Moving to Higher Ground: Rising Sea Level and the Path Forward
John Englander
Excerpt via GreenBiz.com
There are other projections for worst-case sea level rise, higher than the [Intergovernmental Panel on Climate Change]’s. Recent studies from 2017 to 2019 by the U.S. government, the British government, California and New York state are all looking at high-end scenarios of 8 to 10 feet for SLR this century. They are able to change their protocols more easily than the huge international IPCC. Still, they are unable to answer the question of the probability of such a worst case. That comes back to the unpredictability of the rate of warming in the coming decades and the mysteries of glacial collapse.

Rebellion, Rascals, and Revenue: Tax Follies and Wisdom through the Ages
Michael Keen
Summary via publisher (Princeton U. Press)
Governments have always struggled to tax in ways that are effective and tolerably fair. Sometimes they fail grotesquely, as when, in 1898, the British ignited a rebellion in Sierra Leone by imposing a tax on huts—and, in repressing it, ended up burning the very huts they intended to tax. Sometimes they succeed astonishingly, as when, in eighteenth-century Britain, a cut in the tax on tea massively increased revenue. In this entertaining book, two leading authorities on taxation, Michael Keen and Joel Slemrod, provide a fascinating and informative tour through these and many other episodes in tax history, both preposterous and dramatic—from the plundering described by Herodotus and an Incan tax payable in lice to the (misremembered) Boston Tea Party and the scandals of the Panama Papers.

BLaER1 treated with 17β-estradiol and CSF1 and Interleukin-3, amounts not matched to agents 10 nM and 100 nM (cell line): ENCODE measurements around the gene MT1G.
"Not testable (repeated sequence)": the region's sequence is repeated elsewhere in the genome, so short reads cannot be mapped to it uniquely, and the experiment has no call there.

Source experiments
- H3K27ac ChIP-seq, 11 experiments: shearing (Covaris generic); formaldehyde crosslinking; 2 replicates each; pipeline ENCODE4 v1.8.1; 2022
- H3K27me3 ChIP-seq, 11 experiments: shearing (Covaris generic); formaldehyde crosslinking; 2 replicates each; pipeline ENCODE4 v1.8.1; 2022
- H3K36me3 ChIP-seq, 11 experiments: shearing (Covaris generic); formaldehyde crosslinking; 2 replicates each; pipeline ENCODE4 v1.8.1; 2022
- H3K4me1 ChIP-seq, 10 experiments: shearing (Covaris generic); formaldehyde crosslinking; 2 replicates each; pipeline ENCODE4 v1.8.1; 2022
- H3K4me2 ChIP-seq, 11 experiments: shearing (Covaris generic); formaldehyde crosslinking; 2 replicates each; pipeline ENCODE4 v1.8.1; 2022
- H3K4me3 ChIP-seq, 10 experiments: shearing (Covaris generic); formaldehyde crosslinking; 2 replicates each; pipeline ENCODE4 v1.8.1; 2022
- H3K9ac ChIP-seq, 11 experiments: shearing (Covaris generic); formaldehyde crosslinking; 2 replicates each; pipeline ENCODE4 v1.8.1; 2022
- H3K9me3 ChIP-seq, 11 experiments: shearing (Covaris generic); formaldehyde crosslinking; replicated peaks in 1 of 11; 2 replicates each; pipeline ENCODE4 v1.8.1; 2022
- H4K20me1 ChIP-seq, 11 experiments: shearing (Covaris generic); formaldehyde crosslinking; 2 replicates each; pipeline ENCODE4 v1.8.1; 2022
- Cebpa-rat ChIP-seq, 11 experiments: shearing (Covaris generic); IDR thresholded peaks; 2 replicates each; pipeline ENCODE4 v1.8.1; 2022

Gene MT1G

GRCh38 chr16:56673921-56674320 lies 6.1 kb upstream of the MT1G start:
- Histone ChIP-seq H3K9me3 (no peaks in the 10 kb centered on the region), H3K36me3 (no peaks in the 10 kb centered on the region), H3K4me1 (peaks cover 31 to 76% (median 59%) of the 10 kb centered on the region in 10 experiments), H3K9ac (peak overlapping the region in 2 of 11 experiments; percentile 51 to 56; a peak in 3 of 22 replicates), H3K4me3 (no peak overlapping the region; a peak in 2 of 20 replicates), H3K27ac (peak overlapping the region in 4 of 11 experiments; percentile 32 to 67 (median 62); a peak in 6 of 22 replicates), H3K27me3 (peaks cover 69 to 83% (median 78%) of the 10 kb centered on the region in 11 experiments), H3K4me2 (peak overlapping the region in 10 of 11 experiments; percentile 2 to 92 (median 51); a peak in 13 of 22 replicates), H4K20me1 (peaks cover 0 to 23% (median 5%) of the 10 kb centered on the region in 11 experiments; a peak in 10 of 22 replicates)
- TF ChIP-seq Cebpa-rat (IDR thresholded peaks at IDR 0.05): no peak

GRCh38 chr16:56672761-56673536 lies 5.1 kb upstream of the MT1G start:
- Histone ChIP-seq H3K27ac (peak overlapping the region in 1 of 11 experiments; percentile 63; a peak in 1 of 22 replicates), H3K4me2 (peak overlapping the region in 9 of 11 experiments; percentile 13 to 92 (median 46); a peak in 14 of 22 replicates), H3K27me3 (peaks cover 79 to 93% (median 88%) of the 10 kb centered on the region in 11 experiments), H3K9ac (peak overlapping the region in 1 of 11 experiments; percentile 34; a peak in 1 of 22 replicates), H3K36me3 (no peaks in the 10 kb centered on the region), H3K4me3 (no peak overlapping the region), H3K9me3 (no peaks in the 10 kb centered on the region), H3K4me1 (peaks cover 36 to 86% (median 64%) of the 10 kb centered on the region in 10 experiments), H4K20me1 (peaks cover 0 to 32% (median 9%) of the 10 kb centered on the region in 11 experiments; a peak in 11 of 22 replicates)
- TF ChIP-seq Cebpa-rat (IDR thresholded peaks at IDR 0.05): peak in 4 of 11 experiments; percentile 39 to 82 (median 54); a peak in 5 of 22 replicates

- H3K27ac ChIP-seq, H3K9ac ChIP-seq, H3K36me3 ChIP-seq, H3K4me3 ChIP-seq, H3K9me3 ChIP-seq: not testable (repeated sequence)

Crisis and Inequality: The Political Economy of Advanced Capitalism
Mattias Vermeiren
Summary via publisher (Polity)
Spiralling inequality since the 1970s and the global financial crisis of 2008 have been the two most important challenges to democratic capitalism since the Great Depression. To understand the political economy of contemporary Europe and America we must, therefore, put inequality and crisis at the heart of the picture.In this innovative new textbook Mattias Vermeiren does just this, demonstrating that both the global financial crisis and the European sovereign debt crisis resulted from a mutually reinforcing but ultimately unsustainable relationship between countries with debt-led and export-led growth models, models fundamentally shaped by soaring income and wealth inequality.

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James Picerno
James Picerno is a financial journalist who has been writing about finance and investment theory for more than twenty years. He writes for trade magazines read by financial professionals and financial advisers. Over the years, he’s written for the Wall Street Journal, Barron’s, Bloomberg Markets, Mutual Funds, Modern Maturity, Investment Advisor, Reuters, and his popular finance blog, The CapitalSpectator.